Saturday, August 5, 2017

"Baklavia" full length comedy stage play Part 1

"Baklavia"

by D. M. Larson

Copyright (c) 2002

All Right Reserved

Cast of Characters

VENESA: [female] Young, college educated woman who leads Baklavia's fight for independence.

ECLESTRA: [f] Mother of Venesa who is strong-willed and behind her daughter in the peaceful struggle.

SAPHRIN: [f] Sour old worker at the factory who is often sarcastic and likes a good looking man.

REPORTER: (Rhonda Rhodes) [f]  British reporter who finds a way to make the Baklavian revolution work.

PARADIEZ: [male] Father of Venesa who is a bit slow yet strives to be a strong leader for Baklavia.

GENERAL: [m]  An old general that experienced the glory of battle a long, long time ago.

KANDID: (Clint Kandid) [m]  Photographer from National Geographic who likes the ladies and loves his camera.

BOLONIOUS: [m]  Younger brother of Paradiez and business manager for the factory who knows more about coffee than finances.

CLENIOUS: [m]  Strange cousin of Venesa who works at the factory and loves to make up songs.

FLEMULOUS: [m] Worker at the factory who brings in news from the outside world.

TAXER: [m]  Delivers tax notices and becomes the Greek government representative in the conflict with the factory.

UN: (United Nations representative) [f]  Brings an odd relief package for the factory.

DOCTOR: [f]  Becomes lost on the way to a medical convention and ends up helping the wounded.

THE SOLDIERS:

LIEUTENANT [f]: Unsure leader of the troops
CAPTAIN [f]: By the book, overseer of the operation
FLO: [f] Loves a good joke
MOE: [m] Thinks he's too cool to be a soldier
JOE: [m] Along for the ride

Time and Place

A small, isolated pastry factory in present day Northern Greece.

***

SCENE 1

(Lights come up on a simple factory that makes pastries.  
This pastry factory is in a small corner of Northern 
Greece and is somewhat isolated between the hills that 
surround it.  The owners and workers enjoy this isolation 
and the only contact they care to have is when they sell 
their pastries.  Lights come up when there is some loud 
knocking at the main entrance R.  PARADIEZ enters 
sleepily from upstairs doorway UC)

PARADIEZ
I'm coming.  I'm coming.  Quit your knocking.  I hear you.

TAXER
(Calling)
I've been knocking forever.

PARADIEZ
(Opens door)
Not possible.  Forever is a very long time.
(Pulls TAXER in)
Come in.  Come sit down.  Bit early for customers, but no matter.
(Goes for plate of pastries on counter)

TAXER
Well, you see, I'm not...

PARADIEZ
Here is our sampler plate.  These are all of our best pastries.  Enjoy.

TAXER
(Looks at pastries)
I will.  Thank you.

PARADIEZ
So how did you hear about our pastry factory?  


TAXER
Well, I...

PARADIEZ
No, let me guess.
(TAXER relaxes)
You heard our ad on the radio?
(TAXER nods while chewing)
Wonderful.  Cousin Clenious was right.  A snappy tune would bring the customers in.  Let's see, how does it go?
(To tune of "Beverly Hillbillies")
"Well, come to our store to get yourself fed;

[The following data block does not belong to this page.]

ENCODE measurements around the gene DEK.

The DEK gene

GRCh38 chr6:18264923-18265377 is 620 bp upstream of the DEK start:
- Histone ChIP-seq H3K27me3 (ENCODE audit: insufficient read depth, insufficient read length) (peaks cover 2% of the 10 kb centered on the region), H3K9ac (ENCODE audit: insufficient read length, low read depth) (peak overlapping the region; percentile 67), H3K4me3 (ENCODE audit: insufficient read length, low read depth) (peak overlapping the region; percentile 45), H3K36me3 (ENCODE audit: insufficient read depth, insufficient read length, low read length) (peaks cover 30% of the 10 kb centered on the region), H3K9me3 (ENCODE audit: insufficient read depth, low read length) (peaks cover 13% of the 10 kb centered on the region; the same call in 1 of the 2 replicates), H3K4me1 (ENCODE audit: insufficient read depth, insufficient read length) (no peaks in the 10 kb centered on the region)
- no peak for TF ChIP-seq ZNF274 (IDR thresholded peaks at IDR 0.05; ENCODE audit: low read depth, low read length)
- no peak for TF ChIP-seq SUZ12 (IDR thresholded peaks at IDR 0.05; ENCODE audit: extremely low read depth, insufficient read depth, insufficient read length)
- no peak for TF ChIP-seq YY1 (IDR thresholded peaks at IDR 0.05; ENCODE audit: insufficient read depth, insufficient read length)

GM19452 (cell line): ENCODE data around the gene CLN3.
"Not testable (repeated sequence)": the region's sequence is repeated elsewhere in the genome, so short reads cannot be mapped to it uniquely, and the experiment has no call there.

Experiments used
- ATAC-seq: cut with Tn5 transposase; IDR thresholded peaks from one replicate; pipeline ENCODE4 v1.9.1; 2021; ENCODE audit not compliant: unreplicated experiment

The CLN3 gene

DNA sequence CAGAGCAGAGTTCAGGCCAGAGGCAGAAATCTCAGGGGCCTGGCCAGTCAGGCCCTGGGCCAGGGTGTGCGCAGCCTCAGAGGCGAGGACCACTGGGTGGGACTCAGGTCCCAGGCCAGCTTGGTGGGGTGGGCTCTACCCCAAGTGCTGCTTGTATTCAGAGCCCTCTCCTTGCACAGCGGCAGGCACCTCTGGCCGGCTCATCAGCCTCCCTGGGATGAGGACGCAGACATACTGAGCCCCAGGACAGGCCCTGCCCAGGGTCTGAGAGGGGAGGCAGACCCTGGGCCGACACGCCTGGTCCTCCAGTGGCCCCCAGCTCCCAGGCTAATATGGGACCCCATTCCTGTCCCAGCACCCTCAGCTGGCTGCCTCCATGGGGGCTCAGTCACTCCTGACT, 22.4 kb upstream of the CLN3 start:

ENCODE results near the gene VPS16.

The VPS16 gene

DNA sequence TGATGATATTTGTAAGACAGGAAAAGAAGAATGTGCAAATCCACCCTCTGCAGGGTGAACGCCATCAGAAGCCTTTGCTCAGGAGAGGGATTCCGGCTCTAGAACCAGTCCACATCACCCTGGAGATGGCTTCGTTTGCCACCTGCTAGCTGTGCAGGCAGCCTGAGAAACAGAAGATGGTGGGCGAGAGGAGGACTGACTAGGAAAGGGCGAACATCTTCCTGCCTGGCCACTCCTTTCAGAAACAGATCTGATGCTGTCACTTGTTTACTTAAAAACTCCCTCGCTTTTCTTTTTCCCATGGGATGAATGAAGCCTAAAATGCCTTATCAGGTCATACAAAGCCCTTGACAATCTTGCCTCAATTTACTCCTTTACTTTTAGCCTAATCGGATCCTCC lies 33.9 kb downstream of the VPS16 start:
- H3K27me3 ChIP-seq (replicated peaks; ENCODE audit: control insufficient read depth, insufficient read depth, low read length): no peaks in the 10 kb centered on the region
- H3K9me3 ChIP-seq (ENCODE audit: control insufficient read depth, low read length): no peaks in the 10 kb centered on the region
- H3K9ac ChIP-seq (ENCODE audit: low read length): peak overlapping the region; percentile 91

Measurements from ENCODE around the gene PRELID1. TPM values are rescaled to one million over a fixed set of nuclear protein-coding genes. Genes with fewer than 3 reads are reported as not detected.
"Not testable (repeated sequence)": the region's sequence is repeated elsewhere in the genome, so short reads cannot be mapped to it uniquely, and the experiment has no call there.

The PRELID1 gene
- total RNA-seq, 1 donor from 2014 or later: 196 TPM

Our wonderful pastries come in blue, brown, and red..."  Or something like that.  Isn't that clever?

TAXER
Oh, yes.  Quite.

PARADIEZ
I'm so glad we brought him back with us from America.  See, that's where I'm from, if you couldn't tell.

TAXER
Your English is very good.

PARADIEZ
So is yours.

TAXER
I studied in England.

PARADIEZ
So did I.  Wow.  Small world.  

TAXER
(Enjoying pastries.  Willing to let PARADIEZ ramble)
Yes.


PARADIEZ
England. That's where I met my wife.  She's from Greece like you.  At first we lived in America but the pastry business wasn't so hot there so we decided to move to my wife's birthplace.  And business has been good, not wonderful, but good.  I worry about my daughter though.  I think she really misses the old US of A.  I think she'd really like to go back again.
(TAXER is eating still)
I'm sorry I must be boring you.  So how do you like our pastries?

TAXER
Incredible.  Never had any like them.

PARADIEZ
(Goes for order pad)
How many can I wrap up for you?

TAXER
(Nervous)
Well, I... didn't come to buy pastries.

PARADIEZ
How's that again?

PARADIEZ
I'm here with a notice from the government.
(Holds out a paper)

PARADIEZ
You mean you sat there the whole time and didn't tell me why you were here?

TAXER
You didn't ask.  And those pastries were quite good....

PARADIEZ
You thief!  Get out!  Now!

TAXER
The government says I can't go until I deliver this letter.  

PARADIEZ
Sorry.  I don't want it.

TAXER
What do you mean you don't want it?

PARADIEZ
If it's from the government, I don't want it.  It can't be anything worth hearing.  They never buy my pastries.  They have never had any use for my factory except when they want to tax it.  And I have paid my taxes, so good-bye.
(Proceeds to push him out)

TAXES
(Struggles)
You haven't!

PARADIEZ
(Stops)
Haven't what?

TAXES
(Gives paper)
Paid your taxes.
(Turns to go)
Good-bye.

PARADIEZ
(Reads paper)
What?!!  This can't be!
(Grabs TAXER)
Don't you move from this spot 'til I find out what's going on.

TAXER
It seems pretty clear to me.  You paid the old tax.  There's a new one.  Pay the difference.  Good day.

PARADIEZ

(Picks up a pastry gun)
Freeze, Tax Person.  Don't make another move.  I'm serious here.

TAXER
(Hardly upset)
Look.  I had a job to do.  I did it.  I didn't make the tax, you know.  


PART 2 COMING SOON!

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